When it comes to random inspections (usually conducted based on AQL tables), the inspector has to check a certain number of pieces. For example, if there are 5,000 pieces in the whole batch, he/she has to check 200 pieces (in normal severity, level II).
If the inspection was properly prepared, the inspector has certain checkpoints to follow. However, does it mean that these points have to be checked on all samples (in my earlier example, on 200 pieces)?
This is usually not realistic.
Let’s take an extreme example: an inspection of Android phone. Doing a full function check on 1 piece could take an entire man-day. So it is not realistic to check all functions (as per the instruction manual) on all samples, in this case.
Very often there are checkpoints that take more than a few seconds per piece. If the inspector checks all these points on the whole sample size, it can easily get the workload from 1 man-day up to 5 man-days. This is quite common.
To drive my point home, here are a couple of examples:
- Checking the size of the export carton — it usually makes sense to measure one carton, and to have a quick look at the others (“are they roughly the same size?”).
- Abusing a product for 5 minutes to see if it breaks or gets deformed easily — do this on 200 samples, and just this one test will take 1,000 minutes, or 17 hours.
So, in my mind, the logic should be as follows:
1. What we can check very fast (in the case of your product: visual defects, fitness test between lid and body…) is checked on the whole sample size.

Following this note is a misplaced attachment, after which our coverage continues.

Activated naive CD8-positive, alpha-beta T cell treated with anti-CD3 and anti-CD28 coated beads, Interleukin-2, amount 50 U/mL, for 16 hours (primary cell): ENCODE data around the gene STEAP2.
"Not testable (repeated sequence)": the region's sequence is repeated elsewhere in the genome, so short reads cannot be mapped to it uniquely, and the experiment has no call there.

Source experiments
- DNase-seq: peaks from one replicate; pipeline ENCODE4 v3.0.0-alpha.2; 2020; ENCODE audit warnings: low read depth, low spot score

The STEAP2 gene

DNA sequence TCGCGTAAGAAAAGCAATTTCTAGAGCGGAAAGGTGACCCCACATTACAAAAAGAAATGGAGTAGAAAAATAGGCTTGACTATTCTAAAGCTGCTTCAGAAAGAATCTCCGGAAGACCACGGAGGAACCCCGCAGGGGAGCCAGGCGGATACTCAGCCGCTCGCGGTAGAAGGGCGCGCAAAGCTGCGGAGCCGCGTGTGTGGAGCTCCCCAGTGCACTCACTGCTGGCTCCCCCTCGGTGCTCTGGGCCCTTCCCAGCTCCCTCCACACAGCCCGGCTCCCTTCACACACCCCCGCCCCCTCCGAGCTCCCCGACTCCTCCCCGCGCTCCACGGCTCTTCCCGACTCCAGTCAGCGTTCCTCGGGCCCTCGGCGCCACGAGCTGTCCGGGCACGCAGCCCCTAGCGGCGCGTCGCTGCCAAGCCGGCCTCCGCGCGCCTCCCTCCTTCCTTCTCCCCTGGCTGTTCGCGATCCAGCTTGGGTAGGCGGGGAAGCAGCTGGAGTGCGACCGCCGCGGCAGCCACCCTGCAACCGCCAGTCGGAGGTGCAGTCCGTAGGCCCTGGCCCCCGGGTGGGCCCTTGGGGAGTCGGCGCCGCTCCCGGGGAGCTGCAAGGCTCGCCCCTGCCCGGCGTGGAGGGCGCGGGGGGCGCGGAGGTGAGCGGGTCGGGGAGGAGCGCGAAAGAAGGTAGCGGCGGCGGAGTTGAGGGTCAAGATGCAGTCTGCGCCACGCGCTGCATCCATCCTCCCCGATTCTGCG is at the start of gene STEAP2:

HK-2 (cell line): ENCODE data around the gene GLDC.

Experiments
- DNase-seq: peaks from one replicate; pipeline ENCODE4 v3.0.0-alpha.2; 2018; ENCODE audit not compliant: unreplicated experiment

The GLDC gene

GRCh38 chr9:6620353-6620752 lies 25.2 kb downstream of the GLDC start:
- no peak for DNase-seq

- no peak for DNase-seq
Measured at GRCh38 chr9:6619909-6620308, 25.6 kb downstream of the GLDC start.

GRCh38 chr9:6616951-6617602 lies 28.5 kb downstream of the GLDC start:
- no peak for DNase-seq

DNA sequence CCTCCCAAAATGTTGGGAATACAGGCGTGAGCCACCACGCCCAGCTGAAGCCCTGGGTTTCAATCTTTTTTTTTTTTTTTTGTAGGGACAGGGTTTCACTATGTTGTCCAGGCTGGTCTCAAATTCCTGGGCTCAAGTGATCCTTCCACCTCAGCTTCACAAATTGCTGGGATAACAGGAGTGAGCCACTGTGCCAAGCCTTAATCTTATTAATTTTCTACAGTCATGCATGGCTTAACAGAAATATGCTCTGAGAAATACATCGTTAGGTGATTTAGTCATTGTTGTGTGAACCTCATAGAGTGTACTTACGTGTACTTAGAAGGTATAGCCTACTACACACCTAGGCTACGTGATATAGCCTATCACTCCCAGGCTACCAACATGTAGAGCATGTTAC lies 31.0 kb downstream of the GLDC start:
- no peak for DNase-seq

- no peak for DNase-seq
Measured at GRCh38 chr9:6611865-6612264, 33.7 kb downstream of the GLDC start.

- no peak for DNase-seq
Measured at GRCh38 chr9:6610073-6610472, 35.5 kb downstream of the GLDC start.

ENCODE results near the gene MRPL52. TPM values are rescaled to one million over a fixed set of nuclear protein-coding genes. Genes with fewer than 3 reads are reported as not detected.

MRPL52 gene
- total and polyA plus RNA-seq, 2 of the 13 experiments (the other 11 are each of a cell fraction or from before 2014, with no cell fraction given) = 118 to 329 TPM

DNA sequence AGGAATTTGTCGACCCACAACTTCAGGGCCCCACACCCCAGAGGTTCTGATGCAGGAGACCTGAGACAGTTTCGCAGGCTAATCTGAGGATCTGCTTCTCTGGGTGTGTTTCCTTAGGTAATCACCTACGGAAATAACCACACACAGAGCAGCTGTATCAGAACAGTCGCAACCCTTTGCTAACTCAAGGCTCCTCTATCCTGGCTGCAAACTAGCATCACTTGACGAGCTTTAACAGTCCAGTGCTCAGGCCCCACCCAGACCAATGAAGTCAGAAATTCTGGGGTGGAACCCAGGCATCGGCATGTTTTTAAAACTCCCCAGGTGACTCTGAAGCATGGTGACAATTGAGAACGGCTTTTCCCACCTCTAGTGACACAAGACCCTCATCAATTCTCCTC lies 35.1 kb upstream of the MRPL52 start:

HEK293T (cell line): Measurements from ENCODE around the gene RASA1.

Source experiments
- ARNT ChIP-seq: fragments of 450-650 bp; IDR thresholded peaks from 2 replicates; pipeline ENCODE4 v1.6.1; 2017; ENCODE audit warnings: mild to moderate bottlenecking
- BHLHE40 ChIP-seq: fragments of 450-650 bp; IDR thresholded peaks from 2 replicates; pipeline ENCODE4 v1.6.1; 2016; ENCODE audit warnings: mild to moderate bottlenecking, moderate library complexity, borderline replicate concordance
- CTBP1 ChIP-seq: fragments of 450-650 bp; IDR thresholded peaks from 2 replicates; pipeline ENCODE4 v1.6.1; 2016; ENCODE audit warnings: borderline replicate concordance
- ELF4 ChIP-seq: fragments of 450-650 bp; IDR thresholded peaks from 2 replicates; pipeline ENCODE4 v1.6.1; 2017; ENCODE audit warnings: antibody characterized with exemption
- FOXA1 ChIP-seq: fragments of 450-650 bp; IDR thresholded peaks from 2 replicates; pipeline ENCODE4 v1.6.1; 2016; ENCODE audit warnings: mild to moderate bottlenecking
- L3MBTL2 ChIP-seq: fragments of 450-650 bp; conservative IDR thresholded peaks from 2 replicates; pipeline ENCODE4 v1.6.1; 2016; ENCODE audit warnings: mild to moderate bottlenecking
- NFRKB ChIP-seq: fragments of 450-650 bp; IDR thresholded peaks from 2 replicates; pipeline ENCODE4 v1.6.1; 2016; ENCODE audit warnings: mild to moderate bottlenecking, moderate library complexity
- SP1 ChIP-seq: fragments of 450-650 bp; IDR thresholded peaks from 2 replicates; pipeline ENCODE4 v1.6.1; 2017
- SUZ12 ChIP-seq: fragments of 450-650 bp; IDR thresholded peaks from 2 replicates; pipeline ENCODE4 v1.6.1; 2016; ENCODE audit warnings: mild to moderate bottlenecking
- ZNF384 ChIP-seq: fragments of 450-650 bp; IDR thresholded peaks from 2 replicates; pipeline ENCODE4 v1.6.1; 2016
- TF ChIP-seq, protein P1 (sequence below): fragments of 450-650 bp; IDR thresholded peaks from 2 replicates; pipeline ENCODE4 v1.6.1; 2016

2. What we can’t check very fast is divided in two categories:
2.a What is very important to the buyer (“critical to quality”), doesn’t take a very long time to check, and/or might vary substantially from one sample to the next due to the production process: can be checked on the whole sample size but it might increase the workload substantially.
2.b Other checkpoints: to be checked on a smaller sample size.
A few more remarks:
- In the 2.a case, any problem is classified as a defect, just the way a visual defect is counted. It makes sense since all inspection samples were checked for this point (and the statistics from ISO 2859-1 were respected).
- In the 2.b case, let’s say a point is checked on 5 pieces and one problem is found on 1 of the 5 samples. The inspector can simply consider this problem as critical, which means the checkpoint is failed. And then the buyer (or the quality manager) decides whether it is critical or not.
- This is a bit crude but that’s the way most inspection firms have been doing for a long time. The alternative would be to inspect all points on all samples, but usually that’s out of the client’s budget.